Large-scale population-based studies are increasingly important in the study of neurodegenerative conditions. In such studies it is common to maintain the same acquisition type and scanner throughout the entire study. It is in such studies where we feel this template-based approach can be most valuable in helping to extract accurate measures of tissue volume and volume change, by making use of a template optimized for the contrast properties of a particular study. Overall, the experimental results we have so far indicate a promising increase in the sensitivity of bias field detection using the template-based approach. We are currently further refining the technique using improved reference templates and extending the validation of the method to a larger set of data with different age ranges and disease conditions.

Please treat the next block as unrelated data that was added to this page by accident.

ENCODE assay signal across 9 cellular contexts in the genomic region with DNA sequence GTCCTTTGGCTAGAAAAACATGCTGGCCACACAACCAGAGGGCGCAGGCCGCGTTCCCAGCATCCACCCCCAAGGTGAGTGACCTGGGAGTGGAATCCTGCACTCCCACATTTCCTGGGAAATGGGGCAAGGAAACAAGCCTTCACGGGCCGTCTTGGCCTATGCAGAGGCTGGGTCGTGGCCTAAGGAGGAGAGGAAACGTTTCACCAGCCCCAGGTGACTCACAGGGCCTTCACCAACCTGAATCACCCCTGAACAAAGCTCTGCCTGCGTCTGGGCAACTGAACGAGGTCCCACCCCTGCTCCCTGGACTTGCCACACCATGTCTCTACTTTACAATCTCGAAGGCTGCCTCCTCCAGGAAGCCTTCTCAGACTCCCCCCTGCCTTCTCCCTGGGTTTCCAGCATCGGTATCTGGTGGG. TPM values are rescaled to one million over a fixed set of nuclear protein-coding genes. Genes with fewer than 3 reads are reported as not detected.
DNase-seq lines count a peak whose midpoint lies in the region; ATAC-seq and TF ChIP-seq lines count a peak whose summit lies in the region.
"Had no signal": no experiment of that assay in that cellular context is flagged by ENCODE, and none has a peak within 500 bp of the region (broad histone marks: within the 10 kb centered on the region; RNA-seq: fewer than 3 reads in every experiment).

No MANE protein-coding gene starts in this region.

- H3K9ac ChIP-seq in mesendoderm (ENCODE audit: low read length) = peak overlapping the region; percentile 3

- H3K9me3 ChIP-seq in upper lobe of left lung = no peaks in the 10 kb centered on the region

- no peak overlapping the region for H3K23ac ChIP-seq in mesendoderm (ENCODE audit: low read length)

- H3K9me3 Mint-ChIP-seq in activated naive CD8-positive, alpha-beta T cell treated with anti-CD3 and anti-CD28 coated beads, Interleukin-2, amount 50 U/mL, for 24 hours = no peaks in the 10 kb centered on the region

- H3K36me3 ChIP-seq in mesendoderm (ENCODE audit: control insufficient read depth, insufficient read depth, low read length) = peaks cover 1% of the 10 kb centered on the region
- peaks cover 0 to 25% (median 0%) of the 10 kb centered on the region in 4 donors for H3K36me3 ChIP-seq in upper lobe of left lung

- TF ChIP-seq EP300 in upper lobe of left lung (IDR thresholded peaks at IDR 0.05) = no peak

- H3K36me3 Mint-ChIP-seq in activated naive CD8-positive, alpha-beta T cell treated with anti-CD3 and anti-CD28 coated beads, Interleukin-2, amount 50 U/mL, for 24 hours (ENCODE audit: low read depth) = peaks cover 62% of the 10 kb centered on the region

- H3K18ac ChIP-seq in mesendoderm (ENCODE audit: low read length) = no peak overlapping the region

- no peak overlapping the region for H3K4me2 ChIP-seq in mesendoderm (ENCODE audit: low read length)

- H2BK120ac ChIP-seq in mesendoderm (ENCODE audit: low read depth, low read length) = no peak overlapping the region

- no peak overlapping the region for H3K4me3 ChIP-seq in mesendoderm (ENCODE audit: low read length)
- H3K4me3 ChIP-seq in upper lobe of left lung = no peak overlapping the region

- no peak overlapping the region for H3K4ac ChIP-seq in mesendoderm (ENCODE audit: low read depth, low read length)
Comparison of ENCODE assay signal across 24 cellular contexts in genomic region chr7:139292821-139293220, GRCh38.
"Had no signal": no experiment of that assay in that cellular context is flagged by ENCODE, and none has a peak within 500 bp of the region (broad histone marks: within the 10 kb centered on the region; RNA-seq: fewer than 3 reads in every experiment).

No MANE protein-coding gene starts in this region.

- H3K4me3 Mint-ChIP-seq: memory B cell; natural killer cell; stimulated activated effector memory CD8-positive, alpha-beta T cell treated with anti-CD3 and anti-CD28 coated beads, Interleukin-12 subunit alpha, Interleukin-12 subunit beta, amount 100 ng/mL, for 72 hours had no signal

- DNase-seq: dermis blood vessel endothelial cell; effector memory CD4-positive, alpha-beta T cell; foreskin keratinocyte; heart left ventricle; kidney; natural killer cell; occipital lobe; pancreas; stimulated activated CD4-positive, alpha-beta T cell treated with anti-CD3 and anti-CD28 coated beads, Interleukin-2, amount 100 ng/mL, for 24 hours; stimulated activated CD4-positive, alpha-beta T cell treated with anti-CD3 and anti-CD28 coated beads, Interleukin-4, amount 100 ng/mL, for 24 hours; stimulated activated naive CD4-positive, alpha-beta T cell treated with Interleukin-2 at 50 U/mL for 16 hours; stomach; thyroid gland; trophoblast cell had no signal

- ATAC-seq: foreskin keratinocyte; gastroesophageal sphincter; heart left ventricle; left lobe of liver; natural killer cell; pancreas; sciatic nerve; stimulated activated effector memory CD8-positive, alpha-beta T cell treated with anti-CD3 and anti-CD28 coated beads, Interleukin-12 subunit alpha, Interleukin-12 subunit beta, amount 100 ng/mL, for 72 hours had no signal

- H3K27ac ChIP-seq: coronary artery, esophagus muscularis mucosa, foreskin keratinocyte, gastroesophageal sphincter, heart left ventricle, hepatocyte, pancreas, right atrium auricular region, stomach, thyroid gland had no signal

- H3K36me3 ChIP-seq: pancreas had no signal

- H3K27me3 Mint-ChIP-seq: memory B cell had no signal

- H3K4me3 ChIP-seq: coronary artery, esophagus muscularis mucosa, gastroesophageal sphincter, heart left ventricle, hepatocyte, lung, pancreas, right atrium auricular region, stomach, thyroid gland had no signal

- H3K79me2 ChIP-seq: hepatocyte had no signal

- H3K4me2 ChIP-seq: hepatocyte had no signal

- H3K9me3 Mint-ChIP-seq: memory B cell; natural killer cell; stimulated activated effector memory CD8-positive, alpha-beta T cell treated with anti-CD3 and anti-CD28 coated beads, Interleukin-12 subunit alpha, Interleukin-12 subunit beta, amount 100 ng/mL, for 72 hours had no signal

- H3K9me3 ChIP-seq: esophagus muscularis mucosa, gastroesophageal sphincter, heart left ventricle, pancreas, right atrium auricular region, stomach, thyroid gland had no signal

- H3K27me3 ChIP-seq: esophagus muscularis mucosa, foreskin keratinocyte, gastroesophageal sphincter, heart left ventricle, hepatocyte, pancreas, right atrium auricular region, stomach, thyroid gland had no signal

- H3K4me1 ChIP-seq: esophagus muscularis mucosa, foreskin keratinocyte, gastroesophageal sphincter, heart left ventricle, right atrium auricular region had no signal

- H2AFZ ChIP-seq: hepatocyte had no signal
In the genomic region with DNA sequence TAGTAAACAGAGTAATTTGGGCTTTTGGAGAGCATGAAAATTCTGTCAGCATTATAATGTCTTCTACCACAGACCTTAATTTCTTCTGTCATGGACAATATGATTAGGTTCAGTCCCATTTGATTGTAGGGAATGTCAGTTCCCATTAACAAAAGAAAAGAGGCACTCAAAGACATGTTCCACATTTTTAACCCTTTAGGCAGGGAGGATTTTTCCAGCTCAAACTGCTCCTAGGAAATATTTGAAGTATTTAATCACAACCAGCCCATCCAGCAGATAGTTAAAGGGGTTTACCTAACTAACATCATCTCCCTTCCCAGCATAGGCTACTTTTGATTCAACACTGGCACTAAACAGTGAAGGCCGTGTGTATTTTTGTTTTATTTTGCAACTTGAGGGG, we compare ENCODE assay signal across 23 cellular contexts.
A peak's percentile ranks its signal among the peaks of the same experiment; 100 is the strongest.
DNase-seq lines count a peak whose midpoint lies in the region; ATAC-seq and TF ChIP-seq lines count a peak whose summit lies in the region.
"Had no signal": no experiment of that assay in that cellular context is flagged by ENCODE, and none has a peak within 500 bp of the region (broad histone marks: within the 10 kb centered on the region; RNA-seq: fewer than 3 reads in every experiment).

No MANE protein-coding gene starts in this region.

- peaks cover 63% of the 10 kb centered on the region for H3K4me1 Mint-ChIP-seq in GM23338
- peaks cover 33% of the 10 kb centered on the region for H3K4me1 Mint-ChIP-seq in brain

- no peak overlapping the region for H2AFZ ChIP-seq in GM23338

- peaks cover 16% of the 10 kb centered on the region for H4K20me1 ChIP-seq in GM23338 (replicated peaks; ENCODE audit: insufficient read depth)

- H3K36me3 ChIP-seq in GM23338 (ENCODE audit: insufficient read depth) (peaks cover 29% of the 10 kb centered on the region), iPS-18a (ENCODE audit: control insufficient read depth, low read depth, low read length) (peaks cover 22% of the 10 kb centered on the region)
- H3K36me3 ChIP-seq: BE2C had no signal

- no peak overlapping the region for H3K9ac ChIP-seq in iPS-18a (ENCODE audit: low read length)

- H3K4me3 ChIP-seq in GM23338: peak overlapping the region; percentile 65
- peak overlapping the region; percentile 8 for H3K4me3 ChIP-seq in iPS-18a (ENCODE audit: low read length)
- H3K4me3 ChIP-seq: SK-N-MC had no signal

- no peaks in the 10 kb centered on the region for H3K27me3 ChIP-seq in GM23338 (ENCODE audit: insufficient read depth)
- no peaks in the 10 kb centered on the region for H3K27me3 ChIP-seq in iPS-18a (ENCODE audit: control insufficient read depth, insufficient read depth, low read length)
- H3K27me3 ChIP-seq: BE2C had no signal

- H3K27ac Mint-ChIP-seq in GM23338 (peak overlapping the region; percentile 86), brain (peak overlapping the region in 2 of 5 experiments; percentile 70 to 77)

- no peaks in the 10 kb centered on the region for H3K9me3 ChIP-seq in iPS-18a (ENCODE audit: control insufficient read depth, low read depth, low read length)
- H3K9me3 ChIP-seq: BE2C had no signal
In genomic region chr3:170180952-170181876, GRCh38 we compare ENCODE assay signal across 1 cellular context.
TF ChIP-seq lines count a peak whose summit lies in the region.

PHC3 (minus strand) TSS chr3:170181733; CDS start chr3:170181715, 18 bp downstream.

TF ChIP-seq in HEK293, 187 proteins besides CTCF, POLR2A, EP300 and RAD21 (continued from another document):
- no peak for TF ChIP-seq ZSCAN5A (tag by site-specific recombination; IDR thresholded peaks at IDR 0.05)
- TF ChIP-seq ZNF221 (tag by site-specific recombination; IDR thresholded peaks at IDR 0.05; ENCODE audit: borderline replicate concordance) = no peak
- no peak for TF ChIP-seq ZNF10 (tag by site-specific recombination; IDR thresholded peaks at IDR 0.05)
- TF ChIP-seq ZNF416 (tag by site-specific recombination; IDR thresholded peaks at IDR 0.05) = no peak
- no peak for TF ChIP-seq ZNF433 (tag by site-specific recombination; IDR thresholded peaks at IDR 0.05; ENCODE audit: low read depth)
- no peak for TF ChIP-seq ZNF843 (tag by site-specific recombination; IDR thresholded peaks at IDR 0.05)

Acknowledgment

The authors would also like to thank J. Sled and the MNI for making the N3 method available, and the anonymous reviewers for their valuable comments. They would also like to acknowledge that the image data used in this paper was acquired as part of the National Institutes of Health (NIH)-funded Grant AG12435 and AG10897.

Footnotes

This work was primarily funded by the Whitaker Foundation under Biomedical Engineering Research Grant RG-01-0115 and in part by the National Institute of Mental Health under Grant MH65392-01. The Associate Editor responsible for coordinating the review of this paper and recommending its publication was J. Prince.